Well, the really exciting news is that Colman Andrews is going to be here today and I'm going to downtown Naples, at Sea Salt restaurant, to meet the man himself and also chef owner Fabrizio Aielli (a fellow Northern Italian). It's about the most exciting thing that happened to me in a long time so bear with me!

Friday, November 27, 2009

Pear pie with caramel sauce

I hope everyone's Thanksgiving was great, although maybe not as eventful as mine. I'm currently sitting on my couch with a big glass of red wine in my hand and a very swollen left knee that hurts like hell. Last night, as the turkey was almost done and we were about to start making oysters Rockefeller I slipped on a little bit of water that was on the kitchen floor and flew up in the air and down on the floor so fast I didn't know what hit me. One second I was happily skipping around the kitchen making Thanksgiving dinner. The next I was landing square on my left knee, putting all my weight on in. It hurt right away. Bad. Tommy and my friends put me in a chair, made me a Martini and elevated my leg (in that order). You know, the things good friends do when you injure your self in the midst of a freaking cooking marathon. Naturally there was no time for dwelling, for my parents were due to arrive in minutes and several things still had to be done -the potatoes had to be mashed, the gravy had to be made, the stuffing was sitting half made half not on the counter. So they left me sitting in my chair, in the kitchen, martini in hand and ice on my knee, and they started running around the kitchen, getting stuff done, following my orders as I barked them out. Within minutes my parents were in the kitchen also, dinner was almost ready and I had rightfully won myself the nickname of "kitchen nazi".

But what's important is that Thanksgiving dinner was fabulous. And boy, was I glad my mom had made this wonderful pie!

PEAR PIE WITH CARAMEL SAUCE

From Cooking Light:

3 ounces all-purpose flour, divided (about 2/3 cup)
1/2 cup granulated sugar
1/2 teaspoon ground cinnamon
1/8 teaspoon salt
3 tablespoons fresh lemon juice
6 medium firm pears, peeled, cored, and cut lengthwise into 1/2-inch-thick wedges
1/2 (15-ounce) package refrigerated pie dough (such as Pillsbury)
Cooking spray
1/3 cup packed brown sugar
3 tablespoons chilled butter, cut into small pieces

Sauce:

1/3 cup packed brown sugar
3 tablespoons heavy whipping cream
2 tablespoons butter, softened
2 teaspoons water

Preheat oven to 375°.

To prepare pie, weigh or lightly spoon flour into dry measuring cups; level with a knife. Combine 1 1/2 ounces (about 1/3 cup) flour, granulated sugar, cinnamon, and salt in a large bowl. Add juice and pears to flour mixture; toss gently to coat. Roll dough into an 11-inch circle; fit dough into a 9-inch pie plate coated with cooking spray. Fold edges under and flute. Arrange pear mixture in an even layer in prepared crust.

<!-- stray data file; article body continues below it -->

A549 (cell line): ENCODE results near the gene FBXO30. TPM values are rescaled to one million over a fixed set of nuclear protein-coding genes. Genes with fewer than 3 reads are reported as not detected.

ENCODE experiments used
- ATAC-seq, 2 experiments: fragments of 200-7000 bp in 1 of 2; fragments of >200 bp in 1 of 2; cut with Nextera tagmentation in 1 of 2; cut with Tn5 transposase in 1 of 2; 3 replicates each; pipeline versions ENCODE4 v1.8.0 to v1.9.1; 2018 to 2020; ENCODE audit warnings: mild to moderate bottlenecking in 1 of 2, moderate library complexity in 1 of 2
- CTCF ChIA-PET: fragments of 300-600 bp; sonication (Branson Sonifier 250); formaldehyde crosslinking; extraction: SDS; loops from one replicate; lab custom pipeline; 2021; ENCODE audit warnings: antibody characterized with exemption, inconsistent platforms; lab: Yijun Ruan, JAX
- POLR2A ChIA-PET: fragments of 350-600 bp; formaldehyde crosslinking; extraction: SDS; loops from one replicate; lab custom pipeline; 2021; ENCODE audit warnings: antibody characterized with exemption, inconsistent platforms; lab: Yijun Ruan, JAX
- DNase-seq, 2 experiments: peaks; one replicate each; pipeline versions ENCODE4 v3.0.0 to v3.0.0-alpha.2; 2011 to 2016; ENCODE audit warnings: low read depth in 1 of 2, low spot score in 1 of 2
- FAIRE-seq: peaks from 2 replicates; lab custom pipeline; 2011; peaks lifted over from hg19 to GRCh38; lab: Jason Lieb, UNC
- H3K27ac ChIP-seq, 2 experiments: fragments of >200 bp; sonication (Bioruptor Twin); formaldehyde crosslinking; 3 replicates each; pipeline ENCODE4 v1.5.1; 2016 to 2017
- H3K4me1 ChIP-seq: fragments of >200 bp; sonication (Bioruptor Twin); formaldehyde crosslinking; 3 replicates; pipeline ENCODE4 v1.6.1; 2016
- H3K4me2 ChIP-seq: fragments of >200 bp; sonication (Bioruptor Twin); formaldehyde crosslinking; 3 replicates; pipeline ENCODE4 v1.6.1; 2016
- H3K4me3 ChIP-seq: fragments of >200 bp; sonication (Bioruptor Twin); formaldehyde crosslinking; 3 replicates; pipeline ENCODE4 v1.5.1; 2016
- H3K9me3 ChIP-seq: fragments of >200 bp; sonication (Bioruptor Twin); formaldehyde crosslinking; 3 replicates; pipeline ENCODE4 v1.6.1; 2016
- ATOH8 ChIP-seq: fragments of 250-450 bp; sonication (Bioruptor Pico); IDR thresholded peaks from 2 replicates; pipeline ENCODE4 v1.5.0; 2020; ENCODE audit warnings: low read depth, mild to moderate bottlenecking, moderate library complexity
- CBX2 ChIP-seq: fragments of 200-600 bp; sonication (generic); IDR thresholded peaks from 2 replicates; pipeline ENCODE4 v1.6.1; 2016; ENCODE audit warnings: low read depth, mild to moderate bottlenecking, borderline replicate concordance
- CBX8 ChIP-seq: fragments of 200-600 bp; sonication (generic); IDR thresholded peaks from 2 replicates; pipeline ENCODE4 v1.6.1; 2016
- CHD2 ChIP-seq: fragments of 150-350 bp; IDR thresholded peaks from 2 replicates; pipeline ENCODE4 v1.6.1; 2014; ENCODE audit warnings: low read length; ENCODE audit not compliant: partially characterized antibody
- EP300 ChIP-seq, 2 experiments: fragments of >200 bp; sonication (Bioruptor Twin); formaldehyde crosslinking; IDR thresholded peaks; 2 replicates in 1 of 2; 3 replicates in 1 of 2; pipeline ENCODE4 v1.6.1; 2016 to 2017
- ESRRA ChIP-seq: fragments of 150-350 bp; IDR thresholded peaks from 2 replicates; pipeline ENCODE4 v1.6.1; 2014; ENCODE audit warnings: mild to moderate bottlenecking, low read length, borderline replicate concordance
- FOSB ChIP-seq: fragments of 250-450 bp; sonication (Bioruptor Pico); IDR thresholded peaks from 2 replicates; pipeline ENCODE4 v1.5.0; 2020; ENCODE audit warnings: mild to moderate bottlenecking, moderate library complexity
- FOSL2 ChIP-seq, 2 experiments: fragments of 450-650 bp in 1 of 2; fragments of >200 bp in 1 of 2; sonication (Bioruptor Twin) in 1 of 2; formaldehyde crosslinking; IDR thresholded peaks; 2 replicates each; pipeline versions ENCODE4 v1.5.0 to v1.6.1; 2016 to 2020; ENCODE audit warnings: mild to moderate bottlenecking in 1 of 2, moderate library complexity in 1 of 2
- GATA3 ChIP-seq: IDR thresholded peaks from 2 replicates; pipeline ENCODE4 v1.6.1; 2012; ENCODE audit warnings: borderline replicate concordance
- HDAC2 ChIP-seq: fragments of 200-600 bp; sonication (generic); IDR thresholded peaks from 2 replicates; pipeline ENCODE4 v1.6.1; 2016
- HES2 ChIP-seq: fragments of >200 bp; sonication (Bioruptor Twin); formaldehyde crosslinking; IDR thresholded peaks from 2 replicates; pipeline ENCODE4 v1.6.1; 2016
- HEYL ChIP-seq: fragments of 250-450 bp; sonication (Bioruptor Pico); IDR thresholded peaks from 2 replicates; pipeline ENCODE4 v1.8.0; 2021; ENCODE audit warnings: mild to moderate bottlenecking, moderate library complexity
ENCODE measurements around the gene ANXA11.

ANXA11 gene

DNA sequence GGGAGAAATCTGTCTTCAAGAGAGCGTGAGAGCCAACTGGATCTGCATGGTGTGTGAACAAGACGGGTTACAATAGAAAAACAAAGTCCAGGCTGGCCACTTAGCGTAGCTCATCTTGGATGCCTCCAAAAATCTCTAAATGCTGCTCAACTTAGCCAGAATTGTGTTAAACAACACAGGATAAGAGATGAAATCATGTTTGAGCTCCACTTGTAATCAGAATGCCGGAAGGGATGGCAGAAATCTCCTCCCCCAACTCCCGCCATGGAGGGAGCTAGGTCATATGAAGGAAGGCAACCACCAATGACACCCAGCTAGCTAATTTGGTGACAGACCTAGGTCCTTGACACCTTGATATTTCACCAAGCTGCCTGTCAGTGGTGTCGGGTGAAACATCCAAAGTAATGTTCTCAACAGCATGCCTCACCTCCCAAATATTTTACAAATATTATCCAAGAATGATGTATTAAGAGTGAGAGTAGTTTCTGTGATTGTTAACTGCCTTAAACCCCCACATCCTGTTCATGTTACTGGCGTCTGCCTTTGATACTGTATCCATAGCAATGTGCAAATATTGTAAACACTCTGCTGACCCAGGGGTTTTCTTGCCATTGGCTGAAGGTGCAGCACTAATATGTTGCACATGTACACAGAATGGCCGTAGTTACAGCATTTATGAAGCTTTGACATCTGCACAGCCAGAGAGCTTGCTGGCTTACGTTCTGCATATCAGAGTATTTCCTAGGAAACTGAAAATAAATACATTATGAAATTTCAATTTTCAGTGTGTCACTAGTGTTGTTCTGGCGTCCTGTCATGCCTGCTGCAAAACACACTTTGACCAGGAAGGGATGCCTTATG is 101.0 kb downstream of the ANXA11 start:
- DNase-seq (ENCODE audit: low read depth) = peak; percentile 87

Combine remaining 1 1/2 ounces (about 1/3 cup) flour and 1/3 cup brown sugar in a bowl. Add 3 tablespoons cold butter to brown sugar mixture; cut in with a pastry blender or 2 knives until mixture resembles coarse meal. Sprinkle butter mixture evenly over pears. Bake at 375° for 1 hour or until lightly browned. Let cool on a wire rack 10 minutes.

To prepare sauce, combine 1/3 cup brown sugar, cream, and 2 tablespoons softened butter in a small, heavy saucepan over medium-high heat; bring to a boil. Cook 1 minute or until thickened. Remove from heat; stir in 2 teaspoons water. Serve at room temperature or slightly warmed with pie.

Wednesday, November 25, 2009

Italian style pumpkin "pie"

For those of you who were wondering, no, I haven't disappeared into thin air. I was out of town again for the weekend and then I was scrambling to get all my work done before today because I had asked for today off in order to get stuff done for the big Thanksgiving feast. Also my good childhood friend Margherita is coming into town tonight so I wanted to be ready to drink myself sillier-than-usual, without having to worry about prepping food and slaving in the kitchen.

This morning I woke up at 8 to see one of the crappiest, rainiest days of the year outside my window and all I could think was:
a) Margherita is going to be pissed because she's coming here from NYC to get a tan and go to the beach
b) On the bright side I'll get tons of crap done thanks to the inclement weather

Well, we all know what happens to good intentions.

So far I have only placed the bird in a cooler with its brine and cooked some veggies and sausage mixture for the stuffing. Not as much as I thought I'd get done, I admit. But, oh well, no point sitting here feeling sorry for myself, right? After all, I still have to prepare tonight's dinner, so I'm not quite sure why I'm freaking out about tomorrow's.

The only bit of good news that I have is that last night Tommy and I went to my parents' house for dinner and my mom prepared a wonderful, wonderful dish she learned to make while visiting her good friend Dora in Mantua this past September. It's not your average pumpkin pie, and no, it cannot be prepared with canned pumpkin, but it' a delicious appetizer, especially when pared up with good quality Italian cold cuts such as prosciutto, soppressata and breasola. It was so good we decided to make it as a side dish for Thanksgiving tomorrow.